Mountain biking families with slightly more experience will find that the green and blue trails cover more than enough ground for a full week’s adventure. Kids of all ages can usually be seen hurtling around the tracks, with mum and dad in tow. About midway down is a spacious café that overlooks a glistening lake. Stop here and refuel with a hearty lunch: their menu is brimming with a veritable selection of baguettes, salads, burgers and quiche.
Swap snow for sunny mountain hikes and easy e-bike tours
After lunch, don’t worry if the idea of sharp turns and hurtling down hills has lost its appeal. E-bike tours offer a relaxing alternative that allows families to explore the gorgeous alpine landscape without too much leg work. The electric bikes are easy to handle and the tracks are wide, making for a great family-friendly activity.
Away from bikes, there’s a wide range of other activities to enjoy, from hiking and pottery to tennis and swimming. You can even fill up on culture over at the Musée de la Musique Mécanique, a splendid museum housing a collection of 800 instruments, some of which date as far back as the 17th century.
Les Gets adds a little extra enchantment to family activity holidays
Back in the town of Les Gets, the soft hum of cafés, bars and restaurants is music to our ears as I notice a rumbling stomach that had been suppressed by the hair-raising red runs. After dropping off our bikes and mountain bike gear (helmet, gloves and full body armour), we trundle back to the apartment for showers, exchanging lively conversation about our days on the way. Once we’ve freshened up, we head back out to fill our boots.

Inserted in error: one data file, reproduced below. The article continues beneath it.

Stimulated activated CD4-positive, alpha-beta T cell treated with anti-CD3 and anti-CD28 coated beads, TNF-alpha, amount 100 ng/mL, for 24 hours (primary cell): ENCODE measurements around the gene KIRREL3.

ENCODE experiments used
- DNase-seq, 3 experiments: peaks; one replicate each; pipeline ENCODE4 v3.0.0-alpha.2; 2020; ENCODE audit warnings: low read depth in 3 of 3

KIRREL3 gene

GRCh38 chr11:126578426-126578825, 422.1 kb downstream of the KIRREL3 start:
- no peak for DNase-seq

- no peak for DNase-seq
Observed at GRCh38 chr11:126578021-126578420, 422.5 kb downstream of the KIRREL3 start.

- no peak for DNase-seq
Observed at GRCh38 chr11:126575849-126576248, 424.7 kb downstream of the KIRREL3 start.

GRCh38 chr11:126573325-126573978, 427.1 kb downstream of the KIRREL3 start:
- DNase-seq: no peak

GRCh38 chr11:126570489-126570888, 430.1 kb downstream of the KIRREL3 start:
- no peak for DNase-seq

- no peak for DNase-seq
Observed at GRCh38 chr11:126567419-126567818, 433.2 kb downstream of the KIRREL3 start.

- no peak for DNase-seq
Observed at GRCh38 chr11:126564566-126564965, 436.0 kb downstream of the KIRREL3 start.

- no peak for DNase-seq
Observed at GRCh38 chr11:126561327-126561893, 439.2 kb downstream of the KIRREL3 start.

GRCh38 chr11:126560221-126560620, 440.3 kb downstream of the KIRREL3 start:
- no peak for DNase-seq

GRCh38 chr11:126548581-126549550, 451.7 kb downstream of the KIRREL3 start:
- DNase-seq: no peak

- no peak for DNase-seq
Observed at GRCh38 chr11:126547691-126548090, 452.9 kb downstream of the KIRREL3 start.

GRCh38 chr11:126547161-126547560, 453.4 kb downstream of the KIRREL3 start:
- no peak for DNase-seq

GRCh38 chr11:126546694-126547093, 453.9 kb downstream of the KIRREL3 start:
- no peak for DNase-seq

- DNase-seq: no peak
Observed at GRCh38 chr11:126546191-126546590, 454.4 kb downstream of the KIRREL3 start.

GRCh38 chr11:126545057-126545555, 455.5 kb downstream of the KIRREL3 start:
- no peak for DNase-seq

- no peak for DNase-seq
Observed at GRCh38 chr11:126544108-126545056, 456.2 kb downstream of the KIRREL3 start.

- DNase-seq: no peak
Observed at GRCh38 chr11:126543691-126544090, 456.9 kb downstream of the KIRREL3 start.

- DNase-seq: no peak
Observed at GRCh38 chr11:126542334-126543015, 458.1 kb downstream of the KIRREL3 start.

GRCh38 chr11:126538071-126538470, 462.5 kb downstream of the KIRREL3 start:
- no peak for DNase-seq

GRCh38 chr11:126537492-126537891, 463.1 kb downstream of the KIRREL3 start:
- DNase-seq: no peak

Dinner options in Les Gets are wide-ranging, from mountain dishes (raclette, fondue savoyarde, tartiflette) to classic continental (pizza, beef bourguignon, steak and fries). Service is invariably with a smile and doesn’t feel contrived – people here are passionate about what they do and want visitors to feel the same.
This approach can be felt everywhere, whether sitting down for a meal or browsing the local Decathlon. I found that if you strike up a conversation with one of the locals, chances are they’ll have a story to share about their experience competing for France in a winter sport.